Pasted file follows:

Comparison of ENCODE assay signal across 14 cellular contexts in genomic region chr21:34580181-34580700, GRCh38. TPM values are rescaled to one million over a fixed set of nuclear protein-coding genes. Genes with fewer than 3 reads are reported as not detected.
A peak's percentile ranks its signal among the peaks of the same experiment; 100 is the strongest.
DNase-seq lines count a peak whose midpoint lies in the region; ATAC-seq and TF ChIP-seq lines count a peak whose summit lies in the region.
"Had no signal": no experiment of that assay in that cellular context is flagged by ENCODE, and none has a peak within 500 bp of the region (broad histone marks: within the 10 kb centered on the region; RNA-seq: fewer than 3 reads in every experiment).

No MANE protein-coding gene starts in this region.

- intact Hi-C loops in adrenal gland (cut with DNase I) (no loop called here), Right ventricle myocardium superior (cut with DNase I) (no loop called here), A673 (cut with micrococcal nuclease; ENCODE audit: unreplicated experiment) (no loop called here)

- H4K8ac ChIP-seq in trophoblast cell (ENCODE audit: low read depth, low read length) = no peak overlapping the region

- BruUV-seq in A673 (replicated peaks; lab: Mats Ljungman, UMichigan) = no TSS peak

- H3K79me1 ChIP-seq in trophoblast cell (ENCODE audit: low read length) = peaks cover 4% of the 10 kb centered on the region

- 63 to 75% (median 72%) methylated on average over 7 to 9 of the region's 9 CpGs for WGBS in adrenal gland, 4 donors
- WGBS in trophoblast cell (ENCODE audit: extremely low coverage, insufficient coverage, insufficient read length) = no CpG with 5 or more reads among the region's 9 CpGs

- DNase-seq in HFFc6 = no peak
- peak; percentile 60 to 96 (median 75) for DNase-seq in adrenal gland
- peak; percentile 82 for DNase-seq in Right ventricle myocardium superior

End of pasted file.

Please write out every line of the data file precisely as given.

Comparison of ENCODE assay signal across 14 cellular contexts in genomic region chr21:34580181-34580700, GRCh38. TPM values are rescaled to one million over a fixed set of nuclear protein-coding genes. Genes with fewer than 3 reads are reported as not detected.
A peak's percentile ranks its signal among the peaks of the same experiment; 100 is the strongest.
DNase-seq lines count a peak whose midpoint lies in the region; ATAC-seq and TF ChIP-seq lines count a peak whose summit lies in the region.
"Had no signal": no experiment of that assay in that cellular context is flagged by ENCODE, and none has a peak within 500 bp of the region (broad histone marks: within the 10 kb centered on the region; RNA-seq: fewer than 3 reads in every experiment).

No MANE protein-coding gene starts in this region.

- intact Hi-C loops in adrenal gland (cut with DNase I) (no loop called here), Right ventricle myocardium superior (cut with DNase I) (no loop called here), A673 (cut with micrococcal nuclease; ENCODE audit: unreplicated experiment) (no loop called here)

- H4K8ac ChIP-seq in trophoblast cell (ENCODE audit: low read depth, low read length) = no peak overlapping the region

- BruUV-seq in A673 (replicated peaks; lab: Mats Ljungman, UMichigan) = no TSS peak

- H3K79me1 ChIP-seq in trophoblast cell (ENCODE audit: low read length) = peaks cover 4% of the 10 kb centered on the region

- 63 to 75% (median 72%) methylated on average over 7 to 9 of the region's 9 CpGs for WGBS in adrenal gland, 4 donors
- WGBS in trophoblast cell (ENCODE audit: extremely low coverage, insufficient coverage, insufficient read length) = no CpG with 5 or more reads among the region's 9 CpGs

- DNase-seq in HFFc6 = no peak
- peak; percentile 60 to 96 (median 75) for DNase-seq in adrenal gland
- peak; percentile 82 for DNase-seq in Right ventricle myocardium superior